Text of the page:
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Is Social Security Really a Retirement Plan?

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Most of us commonly think of Social Security as almost synonymous with retirement — but it was never planned to be.

When it was established in the 1930s it was set up to be primarily an anti-poverty program—or “social insurance”—dealing with old age, poverty, unemployment, and the burdens of widows and fatherless children.

The stock market crash of 1929 and the onset of the Great Depression collapsed incomes across the board and wiped out the savings of many of the elderly.  The government responded by implementing Social Security to remedy many of these economic ills.

Strictly speaking, it was never intended to be a retirement plan as much as a supplement for lost wages.

The Depression is now deep in the history books and with it, the original intent of Social Security.  Today it’s mostly seen as a retirement plan.

But is it really?

Why you can’t rely on Social Security alone

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How to Avoid Investment Scams

We all want to make more money.

And, for many, the dream is to make money quickly and with a minimal amount of work.  This is why investing is such a popular method of making money.

If you take a measured approach, you should be able to regularly invest in carefully chosen stocks, index funds or some other boring investment, and, over time, amass a reasonable amount of wealth as you receive returns on your investment.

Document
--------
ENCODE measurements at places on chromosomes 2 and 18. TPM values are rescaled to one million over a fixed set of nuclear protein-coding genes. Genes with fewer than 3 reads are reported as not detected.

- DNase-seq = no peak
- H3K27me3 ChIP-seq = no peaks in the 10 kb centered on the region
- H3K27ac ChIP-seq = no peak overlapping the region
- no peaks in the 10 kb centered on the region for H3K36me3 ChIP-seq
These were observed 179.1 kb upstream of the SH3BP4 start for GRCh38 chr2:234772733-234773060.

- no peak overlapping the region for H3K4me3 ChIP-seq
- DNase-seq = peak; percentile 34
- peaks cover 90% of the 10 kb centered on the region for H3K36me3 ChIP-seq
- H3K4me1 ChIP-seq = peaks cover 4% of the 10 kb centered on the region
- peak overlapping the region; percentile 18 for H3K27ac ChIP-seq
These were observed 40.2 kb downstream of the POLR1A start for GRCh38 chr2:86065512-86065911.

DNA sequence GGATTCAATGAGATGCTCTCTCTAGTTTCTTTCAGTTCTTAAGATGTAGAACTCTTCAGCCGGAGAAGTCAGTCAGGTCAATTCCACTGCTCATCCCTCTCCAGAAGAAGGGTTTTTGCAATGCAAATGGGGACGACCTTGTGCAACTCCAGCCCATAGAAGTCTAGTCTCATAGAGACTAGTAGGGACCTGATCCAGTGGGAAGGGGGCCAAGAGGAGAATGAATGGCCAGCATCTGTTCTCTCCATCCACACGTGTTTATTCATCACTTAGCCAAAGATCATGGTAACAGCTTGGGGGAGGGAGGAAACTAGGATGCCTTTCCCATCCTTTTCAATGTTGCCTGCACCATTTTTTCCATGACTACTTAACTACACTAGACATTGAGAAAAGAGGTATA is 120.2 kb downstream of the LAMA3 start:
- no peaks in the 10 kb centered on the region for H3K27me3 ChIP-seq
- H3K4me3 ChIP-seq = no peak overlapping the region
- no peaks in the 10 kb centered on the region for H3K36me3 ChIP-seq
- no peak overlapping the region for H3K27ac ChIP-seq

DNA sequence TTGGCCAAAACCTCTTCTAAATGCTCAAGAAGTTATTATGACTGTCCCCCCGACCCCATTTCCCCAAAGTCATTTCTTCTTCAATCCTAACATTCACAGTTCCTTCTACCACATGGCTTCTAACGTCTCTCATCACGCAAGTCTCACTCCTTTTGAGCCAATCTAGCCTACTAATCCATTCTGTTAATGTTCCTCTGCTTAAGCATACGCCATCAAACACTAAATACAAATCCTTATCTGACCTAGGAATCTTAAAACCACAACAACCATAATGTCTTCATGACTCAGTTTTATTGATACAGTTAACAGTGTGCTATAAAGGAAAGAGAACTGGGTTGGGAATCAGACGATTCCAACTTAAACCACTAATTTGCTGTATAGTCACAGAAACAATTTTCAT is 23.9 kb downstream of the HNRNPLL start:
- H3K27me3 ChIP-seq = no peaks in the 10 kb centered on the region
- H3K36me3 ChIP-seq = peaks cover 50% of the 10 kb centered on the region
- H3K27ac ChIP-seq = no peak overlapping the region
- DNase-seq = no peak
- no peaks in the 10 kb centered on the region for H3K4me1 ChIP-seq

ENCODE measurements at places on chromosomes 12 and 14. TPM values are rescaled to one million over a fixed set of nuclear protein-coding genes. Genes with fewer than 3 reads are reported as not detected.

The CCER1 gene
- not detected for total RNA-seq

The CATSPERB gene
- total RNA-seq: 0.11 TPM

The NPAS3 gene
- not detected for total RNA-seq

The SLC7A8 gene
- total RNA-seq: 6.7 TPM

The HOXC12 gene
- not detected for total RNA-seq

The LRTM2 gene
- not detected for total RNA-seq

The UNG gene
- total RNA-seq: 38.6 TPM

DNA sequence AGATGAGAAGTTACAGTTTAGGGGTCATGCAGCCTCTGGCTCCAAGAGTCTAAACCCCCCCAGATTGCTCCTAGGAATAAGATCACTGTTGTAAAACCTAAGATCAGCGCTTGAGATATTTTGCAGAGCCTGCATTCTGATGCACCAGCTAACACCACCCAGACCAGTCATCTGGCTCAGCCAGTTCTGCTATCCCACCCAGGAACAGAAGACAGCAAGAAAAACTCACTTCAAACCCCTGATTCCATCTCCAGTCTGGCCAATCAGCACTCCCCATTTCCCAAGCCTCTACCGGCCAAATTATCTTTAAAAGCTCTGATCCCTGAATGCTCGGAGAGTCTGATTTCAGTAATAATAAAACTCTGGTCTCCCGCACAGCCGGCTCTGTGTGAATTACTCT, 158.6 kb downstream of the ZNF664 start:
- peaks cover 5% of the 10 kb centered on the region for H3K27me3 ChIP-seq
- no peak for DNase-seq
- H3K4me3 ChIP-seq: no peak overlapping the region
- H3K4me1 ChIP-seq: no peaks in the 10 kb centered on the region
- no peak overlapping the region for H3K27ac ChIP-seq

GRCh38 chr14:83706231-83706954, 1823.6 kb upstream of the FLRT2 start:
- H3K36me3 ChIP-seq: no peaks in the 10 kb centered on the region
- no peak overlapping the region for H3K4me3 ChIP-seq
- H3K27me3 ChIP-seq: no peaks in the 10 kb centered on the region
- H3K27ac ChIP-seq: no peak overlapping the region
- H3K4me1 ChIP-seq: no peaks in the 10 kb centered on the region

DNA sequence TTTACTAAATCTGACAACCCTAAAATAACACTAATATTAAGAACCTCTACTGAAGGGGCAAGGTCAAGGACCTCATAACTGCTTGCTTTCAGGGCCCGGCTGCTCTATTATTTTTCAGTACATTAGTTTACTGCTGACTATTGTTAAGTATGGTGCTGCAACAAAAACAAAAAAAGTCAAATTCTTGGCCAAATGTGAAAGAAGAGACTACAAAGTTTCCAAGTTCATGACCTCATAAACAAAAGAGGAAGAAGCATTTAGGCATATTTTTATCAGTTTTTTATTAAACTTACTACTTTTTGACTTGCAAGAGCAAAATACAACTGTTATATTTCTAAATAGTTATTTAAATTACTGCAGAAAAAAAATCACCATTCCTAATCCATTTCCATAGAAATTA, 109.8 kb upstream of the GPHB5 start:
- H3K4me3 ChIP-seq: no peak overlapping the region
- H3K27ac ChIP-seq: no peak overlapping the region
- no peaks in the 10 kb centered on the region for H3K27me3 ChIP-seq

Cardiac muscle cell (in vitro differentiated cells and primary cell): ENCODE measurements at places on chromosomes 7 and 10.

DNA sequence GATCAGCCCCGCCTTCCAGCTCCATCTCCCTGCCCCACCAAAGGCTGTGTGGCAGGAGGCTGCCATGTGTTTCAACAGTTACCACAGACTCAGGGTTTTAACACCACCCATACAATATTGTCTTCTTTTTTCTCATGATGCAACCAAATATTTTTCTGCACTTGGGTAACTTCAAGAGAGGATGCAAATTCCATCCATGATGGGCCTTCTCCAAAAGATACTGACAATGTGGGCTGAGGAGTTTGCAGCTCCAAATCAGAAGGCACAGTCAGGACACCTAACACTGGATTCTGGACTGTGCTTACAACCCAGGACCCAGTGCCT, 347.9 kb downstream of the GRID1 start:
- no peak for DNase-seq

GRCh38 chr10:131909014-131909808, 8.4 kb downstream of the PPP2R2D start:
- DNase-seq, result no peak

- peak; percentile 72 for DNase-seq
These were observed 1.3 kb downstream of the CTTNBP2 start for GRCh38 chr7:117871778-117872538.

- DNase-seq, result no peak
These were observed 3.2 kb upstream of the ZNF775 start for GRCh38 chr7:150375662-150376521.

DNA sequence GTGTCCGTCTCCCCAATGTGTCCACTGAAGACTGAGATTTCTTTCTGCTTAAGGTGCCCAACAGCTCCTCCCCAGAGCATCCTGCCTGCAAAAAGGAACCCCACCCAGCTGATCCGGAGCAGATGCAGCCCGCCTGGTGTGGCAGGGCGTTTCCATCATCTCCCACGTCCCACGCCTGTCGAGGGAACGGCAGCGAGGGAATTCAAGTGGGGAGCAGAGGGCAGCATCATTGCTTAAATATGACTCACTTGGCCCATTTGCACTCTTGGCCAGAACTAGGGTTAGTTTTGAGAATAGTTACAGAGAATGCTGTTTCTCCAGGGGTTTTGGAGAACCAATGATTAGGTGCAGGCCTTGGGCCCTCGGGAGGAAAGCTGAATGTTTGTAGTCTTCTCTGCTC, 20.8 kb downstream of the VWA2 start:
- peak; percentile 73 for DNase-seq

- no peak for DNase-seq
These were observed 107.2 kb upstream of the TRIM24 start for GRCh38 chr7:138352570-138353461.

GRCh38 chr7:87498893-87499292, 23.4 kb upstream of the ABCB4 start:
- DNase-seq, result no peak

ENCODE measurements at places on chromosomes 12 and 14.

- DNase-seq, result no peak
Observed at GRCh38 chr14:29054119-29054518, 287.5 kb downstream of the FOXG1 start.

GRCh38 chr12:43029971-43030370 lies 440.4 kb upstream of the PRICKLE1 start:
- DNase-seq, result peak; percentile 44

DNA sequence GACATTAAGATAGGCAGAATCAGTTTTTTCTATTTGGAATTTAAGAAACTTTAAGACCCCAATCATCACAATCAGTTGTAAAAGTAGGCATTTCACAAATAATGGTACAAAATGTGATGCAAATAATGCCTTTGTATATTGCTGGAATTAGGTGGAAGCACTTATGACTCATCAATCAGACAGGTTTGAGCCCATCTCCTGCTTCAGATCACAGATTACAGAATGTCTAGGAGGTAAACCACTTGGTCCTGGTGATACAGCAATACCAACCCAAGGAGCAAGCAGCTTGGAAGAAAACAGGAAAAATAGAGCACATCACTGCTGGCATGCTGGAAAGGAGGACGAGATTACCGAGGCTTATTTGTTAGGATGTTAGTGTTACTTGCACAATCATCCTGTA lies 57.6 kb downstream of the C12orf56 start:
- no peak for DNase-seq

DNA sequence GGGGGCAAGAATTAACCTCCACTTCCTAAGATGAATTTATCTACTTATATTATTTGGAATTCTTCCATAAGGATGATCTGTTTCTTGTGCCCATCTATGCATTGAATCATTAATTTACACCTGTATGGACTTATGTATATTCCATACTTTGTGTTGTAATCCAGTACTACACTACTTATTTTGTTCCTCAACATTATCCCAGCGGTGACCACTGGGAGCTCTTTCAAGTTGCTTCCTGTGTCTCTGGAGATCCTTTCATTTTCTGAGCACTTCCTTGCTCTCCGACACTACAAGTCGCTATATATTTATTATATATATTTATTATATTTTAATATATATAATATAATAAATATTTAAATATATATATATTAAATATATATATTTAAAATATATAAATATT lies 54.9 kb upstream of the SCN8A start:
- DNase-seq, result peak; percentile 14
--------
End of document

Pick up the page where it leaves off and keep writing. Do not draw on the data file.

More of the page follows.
Many people, though, don’t want to take the measured approach.

There are stories of people making money fast by choosing the right investment, at the right time.

How many of us regular folks harbor the dream of, perhaps, taking $10,000 in capital and turning it quickly and painlessly into ten times that amount?

The unfortunate truth is that investments that promise such riches, fast and easy, are usually scams.

Does that Investment Send Up Red Flags?

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Should You Charge Your Boomerang Kids Rent?

Years ago, children graduated from high school, got a job and shortly thereafter got married, bought a home and had children.

This pattern may have been delayed a few years as more and more people obtained college educations, but the pattern remained basically the same.

Now, however, the number of adult children living with their parents has skyrocketed.  In fact, as recently as 2010, Calculated Risk shared that nearly 13.5% of individuals ages 24 to 35 lived at home with their parents.  This group has even been given their own name—Boomerang Children–because they leave the nest for some time but then return back home, sometimes for years.

If your adult child has moved back in, should you charge them rent?

Why Do Adult Children Move Back Home?

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Ally Bank Online Savings Account Review

It used to be revolutionary to hold your money with a bank that didn’t have any brick and mortar locations for you to visit.

Now high yield online savings accounts are more common and the decision comes down to which online bank you should open an account with.